There are those of us who sit in theaters every day reviewing films. Then there are those who step out to the great outdoors to test their physical limits. Filmmaker Linda Sanders captures the latter, competing in the world’s most grueling races in their documentary, Barkley: Sadistic Race.
The titular race finds its inspiration oddly in the story of James Earl Ray, the man serving 99 years for the assassination of Martin Luther King, Jr. In 1977, Ray escaped Tennessee’s Brushy Mountain State Prison and for three days, managed to outrun the authorities making it about 8 miles across the cold, damp, mountainous terrain. Upon hearing the story, race founder Gary Cantrell boasted he could have done at least 100 miles. Finding himself a better planner than a runner, each year, Cantrell hosts the Barkley: Sadistic Race, where dozens of competitors attempt the hundred-mile run he imagined. The race is not for the faint at heart and designed to destroy you.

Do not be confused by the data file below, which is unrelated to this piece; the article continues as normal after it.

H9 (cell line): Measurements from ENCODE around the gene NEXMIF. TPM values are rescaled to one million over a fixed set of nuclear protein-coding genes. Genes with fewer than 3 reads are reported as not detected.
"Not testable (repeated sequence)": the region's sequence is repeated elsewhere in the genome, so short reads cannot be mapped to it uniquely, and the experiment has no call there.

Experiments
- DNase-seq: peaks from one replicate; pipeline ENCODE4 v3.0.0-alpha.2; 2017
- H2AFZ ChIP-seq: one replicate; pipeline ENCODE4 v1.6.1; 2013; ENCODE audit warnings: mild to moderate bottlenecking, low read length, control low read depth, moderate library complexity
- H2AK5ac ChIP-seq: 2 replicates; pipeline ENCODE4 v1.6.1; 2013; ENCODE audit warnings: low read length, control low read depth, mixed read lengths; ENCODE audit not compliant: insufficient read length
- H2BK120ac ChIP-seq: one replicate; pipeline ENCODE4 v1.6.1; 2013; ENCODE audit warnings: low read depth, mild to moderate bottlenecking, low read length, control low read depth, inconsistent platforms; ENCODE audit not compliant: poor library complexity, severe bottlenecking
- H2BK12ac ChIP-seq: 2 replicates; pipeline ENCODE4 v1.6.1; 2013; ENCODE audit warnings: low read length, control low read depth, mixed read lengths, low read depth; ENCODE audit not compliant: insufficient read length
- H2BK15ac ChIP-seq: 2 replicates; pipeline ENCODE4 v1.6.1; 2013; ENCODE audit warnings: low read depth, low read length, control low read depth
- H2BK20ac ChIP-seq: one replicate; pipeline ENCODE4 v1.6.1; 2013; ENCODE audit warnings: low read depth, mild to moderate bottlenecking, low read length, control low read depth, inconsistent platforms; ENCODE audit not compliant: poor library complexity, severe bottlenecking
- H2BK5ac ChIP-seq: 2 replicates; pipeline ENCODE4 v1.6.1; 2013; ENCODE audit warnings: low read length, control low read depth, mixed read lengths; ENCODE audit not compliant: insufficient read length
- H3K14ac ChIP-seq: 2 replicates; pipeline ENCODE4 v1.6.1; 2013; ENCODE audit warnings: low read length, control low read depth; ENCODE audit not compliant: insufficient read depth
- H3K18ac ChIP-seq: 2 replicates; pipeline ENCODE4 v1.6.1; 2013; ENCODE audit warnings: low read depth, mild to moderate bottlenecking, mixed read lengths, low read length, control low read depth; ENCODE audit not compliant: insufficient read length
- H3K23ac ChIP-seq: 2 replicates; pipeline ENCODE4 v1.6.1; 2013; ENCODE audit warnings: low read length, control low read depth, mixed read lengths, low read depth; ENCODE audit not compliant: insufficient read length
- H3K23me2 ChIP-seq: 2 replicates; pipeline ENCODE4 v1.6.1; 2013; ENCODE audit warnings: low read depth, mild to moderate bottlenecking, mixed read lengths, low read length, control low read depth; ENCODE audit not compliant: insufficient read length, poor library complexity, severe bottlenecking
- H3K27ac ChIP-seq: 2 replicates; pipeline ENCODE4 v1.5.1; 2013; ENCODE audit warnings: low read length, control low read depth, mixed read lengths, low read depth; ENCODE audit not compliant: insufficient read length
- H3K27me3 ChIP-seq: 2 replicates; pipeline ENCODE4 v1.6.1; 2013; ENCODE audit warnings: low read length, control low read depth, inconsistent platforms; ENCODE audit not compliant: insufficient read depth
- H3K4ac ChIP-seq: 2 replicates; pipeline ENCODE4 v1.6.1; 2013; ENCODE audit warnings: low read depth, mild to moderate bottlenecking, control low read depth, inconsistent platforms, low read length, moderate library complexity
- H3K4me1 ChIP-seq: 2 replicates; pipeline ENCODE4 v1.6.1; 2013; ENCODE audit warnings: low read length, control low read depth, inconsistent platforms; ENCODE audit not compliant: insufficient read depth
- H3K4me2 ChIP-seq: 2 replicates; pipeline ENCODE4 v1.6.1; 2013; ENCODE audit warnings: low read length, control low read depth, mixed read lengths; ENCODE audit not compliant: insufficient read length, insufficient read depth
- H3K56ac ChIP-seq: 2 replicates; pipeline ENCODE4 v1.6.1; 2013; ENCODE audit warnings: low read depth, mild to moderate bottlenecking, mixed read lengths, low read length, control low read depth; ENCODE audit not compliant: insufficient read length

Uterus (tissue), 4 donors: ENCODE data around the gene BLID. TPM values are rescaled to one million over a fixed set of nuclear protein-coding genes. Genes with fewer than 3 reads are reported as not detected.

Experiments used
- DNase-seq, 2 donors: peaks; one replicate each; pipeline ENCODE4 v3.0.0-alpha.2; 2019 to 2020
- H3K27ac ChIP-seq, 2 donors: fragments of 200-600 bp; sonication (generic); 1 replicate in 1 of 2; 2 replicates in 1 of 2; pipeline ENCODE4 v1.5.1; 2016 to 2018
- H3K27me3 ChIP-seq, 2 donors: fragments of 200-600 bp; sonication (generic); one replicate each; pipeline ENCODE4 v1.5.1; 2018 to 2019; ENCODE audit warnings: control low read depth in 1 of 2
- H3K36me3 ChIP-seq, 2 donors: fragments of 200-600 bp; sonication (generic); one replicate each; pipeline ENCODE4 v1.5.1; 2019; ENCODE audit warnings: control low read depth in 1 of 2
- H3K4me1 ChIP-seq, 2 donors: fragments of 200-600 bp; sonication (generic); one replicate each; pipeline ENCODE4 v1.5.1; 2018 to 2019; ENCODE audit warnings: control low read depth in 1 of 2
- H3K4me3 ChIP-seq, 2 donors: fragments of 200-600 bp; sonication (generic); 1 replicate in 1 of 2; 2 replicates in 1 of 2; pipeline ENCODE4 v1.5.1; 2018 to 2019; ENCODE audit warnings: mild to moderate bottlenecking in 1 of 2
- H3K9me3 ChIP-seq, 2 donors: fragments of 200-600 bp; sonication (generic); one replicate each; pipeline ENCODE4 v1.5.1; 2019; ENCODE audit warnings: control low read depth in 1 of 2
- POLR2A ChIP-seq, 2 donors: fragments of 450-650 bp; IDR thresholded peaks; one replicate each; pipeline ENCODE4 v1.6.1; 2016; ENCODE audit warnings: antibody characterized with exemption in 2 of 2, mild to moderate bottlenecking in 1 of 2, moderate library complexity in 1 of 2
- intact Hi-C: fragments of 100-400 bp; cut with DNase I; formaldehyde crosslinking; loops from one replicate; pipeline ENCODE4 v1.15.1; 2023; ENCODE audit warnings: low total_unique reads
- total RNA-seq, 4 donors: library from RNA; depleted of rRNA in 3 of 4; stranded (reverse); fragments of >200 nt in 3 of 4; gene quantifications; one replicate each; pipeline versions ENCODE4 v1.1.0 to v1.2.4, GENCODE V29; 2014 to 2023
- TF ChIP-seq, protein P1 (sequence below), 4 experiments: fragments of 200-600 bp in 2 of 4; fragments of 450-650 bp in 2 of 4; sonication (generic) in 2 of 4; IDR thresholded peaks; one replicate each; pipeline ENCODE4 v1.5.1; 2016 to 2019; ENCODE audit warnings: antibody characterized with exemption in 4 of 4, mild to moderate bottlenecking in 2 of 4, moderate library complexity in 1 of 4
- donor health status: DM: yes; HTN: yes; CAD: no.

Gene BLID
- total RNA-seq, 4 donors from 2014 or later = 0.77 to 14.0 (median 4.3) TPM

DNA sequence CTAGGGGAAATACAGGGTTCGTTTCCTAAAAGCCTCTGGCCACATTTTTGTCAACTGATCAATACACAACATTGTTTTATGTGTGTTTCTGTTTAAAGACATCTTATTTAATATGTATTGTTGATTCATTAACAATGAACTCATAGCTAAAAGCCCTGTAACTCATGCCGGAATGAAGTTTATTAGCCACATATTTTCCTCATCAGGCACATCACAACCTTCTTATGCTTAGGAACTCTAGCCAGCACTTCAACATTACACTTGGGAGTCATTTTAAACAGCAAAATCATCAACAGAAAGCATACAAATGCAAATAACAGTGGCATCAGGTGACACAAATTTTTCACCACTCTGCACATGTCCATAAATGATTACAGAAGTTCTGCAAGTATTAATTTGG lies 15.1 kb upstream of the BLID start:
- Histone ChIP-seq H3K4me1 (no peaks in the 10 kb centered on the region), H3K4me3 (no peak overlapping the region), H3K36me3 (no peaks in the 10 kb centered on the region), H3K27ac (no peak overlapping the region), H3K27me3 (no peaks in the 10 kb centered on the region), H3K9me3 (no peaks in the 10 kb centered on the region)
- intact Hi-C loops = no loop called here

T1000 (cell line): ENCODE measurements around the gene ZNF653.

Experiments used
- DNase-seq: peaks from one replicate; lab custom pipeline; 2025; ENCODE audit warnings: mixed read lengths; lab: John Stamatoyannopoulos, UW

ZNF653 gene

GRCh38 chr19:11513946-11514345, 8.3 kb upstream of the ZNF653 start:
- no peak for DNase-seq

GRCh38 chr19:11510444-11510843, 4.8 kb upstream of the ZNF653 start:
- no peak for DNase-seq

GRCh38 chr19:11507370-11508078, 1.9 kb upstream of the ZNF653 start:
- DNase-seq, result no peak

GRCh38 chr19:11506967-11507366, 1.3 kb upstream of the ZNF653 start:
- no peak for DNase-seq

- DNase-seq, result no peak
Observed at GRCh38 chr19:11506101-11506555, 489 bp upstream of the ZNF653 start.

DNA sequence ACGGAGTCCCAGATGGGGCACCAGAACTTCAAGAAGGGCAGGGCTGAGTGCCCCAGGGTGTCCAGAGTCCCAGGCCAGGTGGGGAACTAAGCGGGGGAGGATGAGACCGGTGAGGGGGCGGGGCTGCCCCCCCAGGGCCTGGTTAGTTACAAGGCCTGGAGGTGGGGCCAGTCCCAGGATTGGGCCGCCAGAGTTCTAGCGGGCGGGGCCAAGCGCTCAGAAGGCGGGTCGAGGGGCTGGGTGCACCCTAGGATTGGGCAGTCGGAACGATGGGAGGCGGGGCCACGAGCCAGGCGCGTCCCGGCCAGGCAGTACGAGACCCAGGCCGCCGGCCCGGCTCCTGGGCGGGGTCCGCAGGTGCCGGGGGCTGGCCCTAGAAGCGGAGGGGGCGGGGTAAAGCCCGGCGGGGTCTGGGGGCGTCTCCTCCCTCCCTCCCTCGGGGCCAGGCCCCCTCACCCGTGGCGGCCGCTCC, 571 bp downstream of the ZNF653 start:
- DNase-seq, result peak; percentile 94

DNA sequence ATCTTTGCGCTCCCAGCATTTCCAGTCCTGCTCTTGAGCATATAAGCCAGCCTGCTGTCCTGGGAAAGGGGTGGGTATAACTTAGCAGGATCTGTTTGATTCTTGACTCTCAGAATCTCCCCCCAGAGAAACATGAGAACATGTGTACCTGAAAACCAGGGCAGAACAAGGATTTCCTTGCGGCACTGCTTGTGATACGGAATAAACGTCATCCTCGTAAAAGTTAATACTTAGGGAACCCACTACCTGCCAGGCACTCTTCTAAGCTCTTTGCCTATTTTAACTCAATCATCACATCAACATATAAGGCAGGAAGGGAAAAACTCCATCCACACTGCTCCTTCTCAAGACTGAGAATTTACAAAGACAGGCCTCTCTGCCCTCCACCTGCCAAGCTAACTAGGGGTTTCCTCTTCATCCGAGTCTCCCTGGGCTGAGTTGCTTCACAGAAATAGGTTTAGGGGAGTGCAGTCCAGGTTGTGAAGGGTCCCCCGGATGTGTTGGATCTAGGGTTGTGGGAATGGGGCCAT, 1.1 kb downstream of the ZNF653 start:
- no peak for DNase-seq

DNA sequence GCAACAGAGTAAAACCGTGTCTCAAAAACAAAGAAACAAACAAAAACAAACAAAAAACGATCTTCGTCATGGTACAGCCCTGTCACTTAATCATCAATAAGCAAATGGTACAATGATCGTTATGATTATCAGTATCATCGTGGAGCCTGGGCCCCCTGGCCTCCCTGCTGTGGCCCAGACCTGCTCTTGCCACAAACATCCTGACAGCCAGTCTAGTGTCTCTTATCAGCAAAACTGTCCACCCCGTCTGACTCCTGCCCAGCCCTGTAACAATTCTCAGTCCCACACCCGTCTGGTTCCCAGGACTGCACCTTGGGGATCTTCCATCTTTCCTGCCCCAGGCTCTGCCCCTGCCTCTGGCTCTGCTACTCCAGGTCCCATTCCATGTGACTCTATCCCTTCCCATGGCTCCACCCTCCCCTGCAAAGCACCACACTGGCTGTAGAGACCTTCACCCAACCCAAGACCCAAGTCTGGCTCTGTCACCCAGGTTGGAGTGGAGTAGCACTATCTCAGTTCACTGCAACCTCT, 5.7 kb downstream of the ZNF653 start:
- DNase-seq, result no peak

“The race is not for the faint at heart and designed to destroy you.”
Each year, forty hand-picked competitors compete in the race. A loop is mapped out with no trails forcing competitors to use mapping skills to stay on course. At milestone locations, they have to locate a book in a plastic bag along the route and rip out the page of the book that represents their number to prove they followed the right path. No cheating. Runners must navigate the loop six times within a 60-hour time limit. As time runs out, if you take too long to complete a circuit, you will be disqualified, as it is impossible to regain that time back.